Scottish National Dictionary (1700–)

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BIDE, BYDE, v., intr. and tr. [bəid]; pa.t., bid, bed, bade, baed (baid) [bɪd, bed, bèd], pa.p. same as pa.t. + bidden. For other forms of pa.t. see Bed(d), v.3

1. intr.

(1) Dwell, reside. Gen.Sc. Sc. 1823 J. G. Lockhart Reg. Dalton I. 189:
May I take the freedom to ask if 'tis near this ye bide yourself, sir?
Sc. 1920 D. Rorie Auld Doctor 19:
'Twas in a wee bit but-an'-ben She bade when first I kent her.
Abd.(D) 1871 W. Alexander Johnny Gibb vii.:
An' ye've bidden a' thegither at Macduff, I'se warran'?
Gall. c.1870 J. F. Cannon in Bards of Galloway (ed. Harper 1889) 21:
An' there I hae bid syne we cam' frae the mune That shines owre oor heids, in the blue lift abune.

(2) Wait, stay, remain; remain in the same service; often with advs. such as awa', back. Abd.(D) c.1760 J. Skinner Ewie wi' the Crookit Horn in Amusements, etc. (1809) 64:
Or the fowmart might devour her, Gin the beastie bade awa.
Bch. 1928 (per Abd.15):
Foo bed ye sae lang?
Ags. 1897 “Fergus Mackenzie” Sprays of Northern Pine vii.:
When the term cam' roond I telt the mistress I wasna bidin'.
Fif. 1929 A. Taylor Bitter Bread 262:
And, faith, I'd as soon bide at home and get drunk on my ain claret.
Hdg. 1902 J. Lumsden Toorle, etc. 11:
Bide back! stand abeigh — there! I am to blame for this mysel'.
Arg. 1901 N. Munro Doom Castle iv.:
I was thinkin' it might be needful for me to bide up a while later.
Lnk. c.1779 D. Graham Writings (1883) II. 102:
They would be thick enough if ill hands and ill een baed awa' from them. vbl.n. byding, bidin', (a) staying; (b) dwelling; (c) lasting quality.
(a) Abd. 1768 A. Ross Helenore 46:
Well sall ye fare, as lang as ye byde here, Altho' your byding were for day an' year.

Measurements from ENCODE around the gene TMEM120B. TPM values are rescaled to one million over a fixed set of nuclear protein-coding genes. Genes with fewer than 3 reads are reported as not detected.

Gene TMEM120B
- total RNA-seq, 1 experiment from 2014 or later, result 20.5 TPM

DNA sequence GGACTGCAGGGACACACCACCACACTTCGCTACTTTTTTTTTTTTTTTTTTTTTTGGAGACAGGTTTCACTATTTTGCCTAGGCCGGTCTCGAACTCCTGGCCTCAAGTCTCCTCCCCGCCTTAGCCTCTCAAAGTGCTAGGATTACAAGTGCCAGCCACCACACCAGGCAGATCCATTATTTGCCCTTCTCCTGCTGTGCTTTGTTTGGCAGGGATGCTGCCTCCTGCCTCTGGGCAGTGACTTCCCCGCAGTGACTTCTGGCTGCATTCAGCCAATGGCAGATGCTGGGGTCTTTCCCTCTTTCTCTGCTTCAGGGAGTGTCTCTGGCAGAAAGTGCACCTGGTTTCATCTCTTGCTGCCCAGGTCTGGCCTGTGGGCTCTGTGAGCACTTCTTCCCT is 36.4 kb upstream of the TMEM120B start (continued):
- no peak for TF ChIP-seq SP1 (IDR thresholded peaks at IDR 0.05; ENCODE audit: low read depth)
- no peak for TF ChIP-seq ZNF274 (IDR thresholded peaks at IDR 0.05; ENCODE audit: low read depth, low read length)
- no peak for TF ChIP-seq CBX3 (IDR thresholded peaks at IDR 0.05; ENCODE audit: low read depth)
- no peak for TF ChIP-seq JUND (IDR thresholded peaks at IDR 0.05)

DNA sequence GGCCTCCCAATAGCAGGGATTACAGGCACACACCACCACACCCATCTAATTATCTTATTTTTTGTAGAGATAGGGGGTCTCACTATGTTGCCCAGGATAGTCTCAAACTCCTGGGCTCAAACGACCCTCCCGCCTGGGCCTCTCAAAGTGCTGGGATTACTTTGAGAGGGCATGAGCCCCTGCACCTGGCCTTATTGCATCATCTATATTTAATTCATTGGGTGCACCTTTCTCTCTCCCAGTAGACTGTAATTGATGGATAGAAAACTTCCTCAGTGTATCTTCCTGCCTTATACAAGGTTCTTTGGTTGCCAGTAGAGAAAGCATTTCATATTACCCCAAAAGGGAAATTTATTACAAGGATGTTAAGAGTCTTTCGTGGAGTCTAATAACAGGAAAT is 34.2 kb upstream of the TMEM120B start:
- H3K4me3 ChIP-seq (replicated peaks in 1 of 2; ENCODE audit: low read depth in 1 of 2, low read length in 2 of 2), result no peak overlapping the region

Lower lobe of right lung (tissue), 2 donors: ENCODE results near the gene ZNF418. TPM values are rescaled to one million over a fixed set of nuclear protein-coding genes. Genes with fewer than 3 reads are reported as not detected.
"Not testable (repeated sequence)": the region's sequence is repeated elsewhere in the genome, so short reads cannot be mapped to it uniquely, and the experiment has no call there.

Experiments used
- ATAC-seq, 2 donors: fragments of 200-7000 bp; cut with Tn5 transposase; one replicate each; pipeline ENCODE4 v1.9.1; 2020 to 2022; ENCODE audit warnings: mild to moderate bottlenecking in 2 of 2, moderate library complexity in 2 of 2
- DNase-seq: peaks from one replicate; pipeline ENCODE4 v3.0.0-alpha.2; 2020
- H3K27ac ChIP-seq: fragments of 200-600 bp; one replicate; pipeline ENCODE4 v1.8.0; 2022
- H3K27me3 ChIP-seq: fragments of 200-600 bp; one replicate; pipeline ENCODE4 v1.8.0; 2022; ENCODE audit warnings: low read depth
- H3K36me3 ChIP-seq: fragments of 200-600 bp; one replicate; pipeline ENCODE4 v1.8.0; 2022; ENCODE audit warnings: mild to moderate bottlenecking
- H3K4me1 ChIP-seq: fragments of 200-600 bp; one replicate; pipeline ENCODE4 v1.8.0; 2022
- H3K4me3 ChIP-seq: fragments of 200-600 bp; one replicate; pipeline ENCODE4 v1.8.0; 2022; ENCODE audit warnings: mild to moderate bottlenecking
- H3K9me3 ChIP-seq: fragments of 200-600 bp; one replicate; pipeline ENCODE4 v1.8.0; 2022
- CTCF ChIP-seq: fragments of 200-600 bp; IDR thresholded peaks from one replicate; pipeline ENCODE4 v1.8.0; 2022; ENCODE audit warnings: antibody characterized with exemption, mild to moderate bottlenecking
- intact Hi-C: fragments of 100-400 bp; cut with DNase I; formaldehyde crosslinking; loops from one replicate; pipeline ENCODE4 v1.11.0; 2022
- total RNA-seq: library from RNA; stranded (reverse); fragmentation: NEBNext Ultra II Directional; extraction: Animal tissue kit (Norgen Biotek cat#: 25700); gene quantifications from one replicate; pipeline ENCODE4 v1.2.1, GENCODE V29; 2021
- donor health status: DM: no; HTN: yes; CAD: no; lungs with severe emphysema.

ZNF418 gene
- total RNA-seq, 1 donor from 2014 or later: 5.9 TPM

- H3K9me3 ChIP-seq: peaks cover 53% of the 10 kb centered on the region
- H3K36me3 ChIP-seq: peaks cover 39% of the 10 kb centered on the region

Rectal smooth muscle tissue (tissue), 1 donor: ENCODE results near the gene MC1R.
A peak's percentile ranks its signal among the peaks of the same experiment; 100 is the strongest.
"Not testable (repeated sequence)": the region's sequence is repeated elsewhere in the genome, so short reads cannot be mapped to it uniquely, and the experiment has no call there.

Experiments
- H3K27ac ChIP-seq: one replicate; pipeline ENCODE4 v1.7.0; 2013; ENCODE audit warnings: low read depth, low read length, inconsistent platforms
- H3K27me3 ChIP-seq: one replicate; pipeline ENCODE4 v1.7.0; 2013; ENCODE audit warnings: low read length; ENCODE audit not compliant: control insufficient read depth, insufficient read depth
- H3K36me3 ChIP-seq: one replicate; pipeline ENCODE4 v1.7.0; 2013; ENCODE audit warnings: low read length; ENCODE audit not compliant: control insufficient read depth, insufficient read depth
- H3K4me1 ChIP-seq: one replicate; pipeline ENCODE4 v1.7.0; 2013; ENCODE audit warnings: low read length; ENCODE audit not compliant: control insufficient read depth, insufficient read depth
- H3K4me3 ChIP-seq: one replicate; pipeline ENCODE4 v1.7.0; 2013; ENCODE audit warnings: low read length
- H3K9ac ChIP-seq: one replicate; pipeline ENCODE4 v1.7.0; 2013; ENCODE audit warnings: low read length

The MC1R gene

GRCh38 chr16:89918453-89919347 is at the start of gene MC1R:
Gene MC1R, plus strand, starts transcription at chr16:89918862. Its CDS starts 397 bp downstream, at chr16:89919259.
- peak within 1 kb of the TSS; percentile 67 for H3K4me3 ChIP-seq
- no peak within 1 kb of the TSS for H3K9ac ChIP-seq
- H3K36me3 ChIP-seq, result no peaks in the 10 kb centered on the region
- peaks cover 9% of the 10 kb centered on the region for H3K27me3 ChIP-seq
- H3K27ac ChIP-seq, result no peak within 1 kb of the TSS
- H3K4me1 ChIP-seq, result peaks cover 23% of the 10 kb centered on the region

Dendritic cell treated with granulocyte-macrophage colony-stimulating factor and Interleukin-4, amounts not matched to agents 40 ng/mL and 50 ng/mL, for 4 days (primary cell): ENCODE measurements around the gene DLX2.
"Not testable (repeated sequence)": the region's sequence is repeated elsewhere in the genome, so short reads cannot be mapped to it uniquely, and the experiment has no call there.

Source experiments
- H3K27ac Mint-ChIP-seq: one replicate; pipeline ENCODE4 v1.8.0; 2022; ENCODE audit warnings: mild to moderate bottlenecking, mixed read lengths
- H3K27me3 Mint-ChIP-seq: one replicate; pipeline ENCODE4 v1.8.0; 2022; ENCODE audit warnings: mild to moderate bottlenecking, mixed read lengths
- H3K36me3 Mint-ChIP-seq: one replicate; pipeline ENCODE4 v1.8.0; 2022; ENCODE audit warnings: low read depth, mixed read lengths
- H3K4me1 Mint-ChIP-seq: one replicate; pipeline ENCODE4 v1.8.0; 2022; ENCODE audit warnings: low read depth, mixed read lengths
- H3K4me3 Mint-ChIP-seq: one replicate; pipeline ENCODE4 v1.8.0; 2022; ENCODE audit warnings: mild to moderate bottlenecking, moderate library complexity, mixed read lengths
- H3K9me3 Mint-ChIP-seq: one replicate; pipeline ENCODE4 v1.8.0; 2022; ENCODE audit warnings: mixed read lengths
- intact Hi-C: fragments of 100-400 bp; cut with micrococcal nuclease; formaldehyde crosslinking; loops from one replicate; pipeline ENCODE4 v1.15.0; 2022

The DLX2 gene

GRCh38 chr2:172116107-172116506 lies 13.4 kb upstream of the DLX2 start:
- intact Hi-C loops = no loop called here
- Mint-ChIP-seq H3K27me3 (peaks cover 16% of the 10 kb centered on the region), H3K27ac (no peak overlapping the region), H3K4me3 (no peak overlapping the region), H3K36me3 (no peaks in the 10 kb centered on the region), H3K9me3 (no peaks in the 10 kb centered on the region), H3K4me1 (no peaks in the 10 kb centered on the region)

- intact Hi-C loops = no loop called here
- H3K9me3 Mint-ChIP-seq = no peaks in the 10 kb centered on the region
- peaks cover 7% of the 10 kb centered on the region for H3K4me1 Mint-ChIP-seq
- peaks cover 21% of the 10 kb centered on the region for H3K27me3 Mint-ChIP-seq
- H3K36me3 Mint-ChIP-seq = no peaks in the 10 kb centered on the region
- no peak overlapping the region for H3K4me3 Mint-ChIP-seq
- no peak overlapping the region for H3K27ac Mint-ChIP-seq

(b) wm.Sc. [1835] Laird of Logan (1868) 497:
Humble her bidin', and hamely her breedin'.
(c) Ags. 1846 A. Laing Wayside Flowers (1878) 144:
Hameart mak' is best o' wear, Thae market things they ha'e nae bidin'.

2. tr.

(1) Await, stay for. Gen.Sc. Sc. 1721 J. Kelly Proverbs 303:
The Dee'l bides his Day. Taken from a Supposition that the Devil, when he enters into a Covenant with a Witch, sets her a Date of her Life which he stands to. Spoken when People demand a Debt or Wages before it be due.
Sc. 1818 Scott Rob Roy xxi.:
“You walk late, sir,” said I. . . . “I bide tryste,” was the reply.
Bnff.(D) 1924 “Knoweheid” in Swatches o' Hamespun 39:
I'll bidena the licht o' morn.
Edb. 1844 J. Ballantine Miller of Deanhaugh 113:
I trust she's living to enjoy the gude fortune that bides her.

(2) Endure, stand. Gen.Sc. Ork.(D) 1904 W. T. Dennison Orcad. Sketches 26:
Tae see nater wirkan' sae sair i' the peur dumb crater, he could nae bide hid mair.
Rnf. 1806 R. Tannahill Poems and Songs (1876) 146:
To gang he could nae langer bide, But lay down by the bare dykeside.
Ayr. 1792 Burns Duncan Gray (Cent. ed.) iii.:
Slighted love is sair to bide.
Slk. 1889 “J. B. Selkirk” in Blackw. Mag. CXLVI. 563:
The changes that attack us Are no' sae ill to bide. vbl.n. bydings, sufferings.
Abd. 1768 A. Ross Helenore 81:
Let ne'er my fae be hauf so hard bestead, Or forc'd to byde the bydings, that I bade.

3. Phr. bide be.

(a) Abide by, adhere to. Sc. 1825 Jam.2:
I'll no bide be that agreement.

†(b) (See quot.) Not known to our correspondents. Sc. 1808 Jam.:
To bide be. To continue in one state. It is applied to one of an inconstant disposition. This phrase is variously used. Of a sick person, it is also said, that he does not bide be, when he seems to recover the one hour, and relapses the next.

[O.Sc. bide, byde, abide, O.E. bīdan, id., O.North. bīda.]

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"Bide v.". Dictionary of the Scots Language. 2004. Scottish Language Dictionaries Ltd. Accessed 21 Feb 2020 <>



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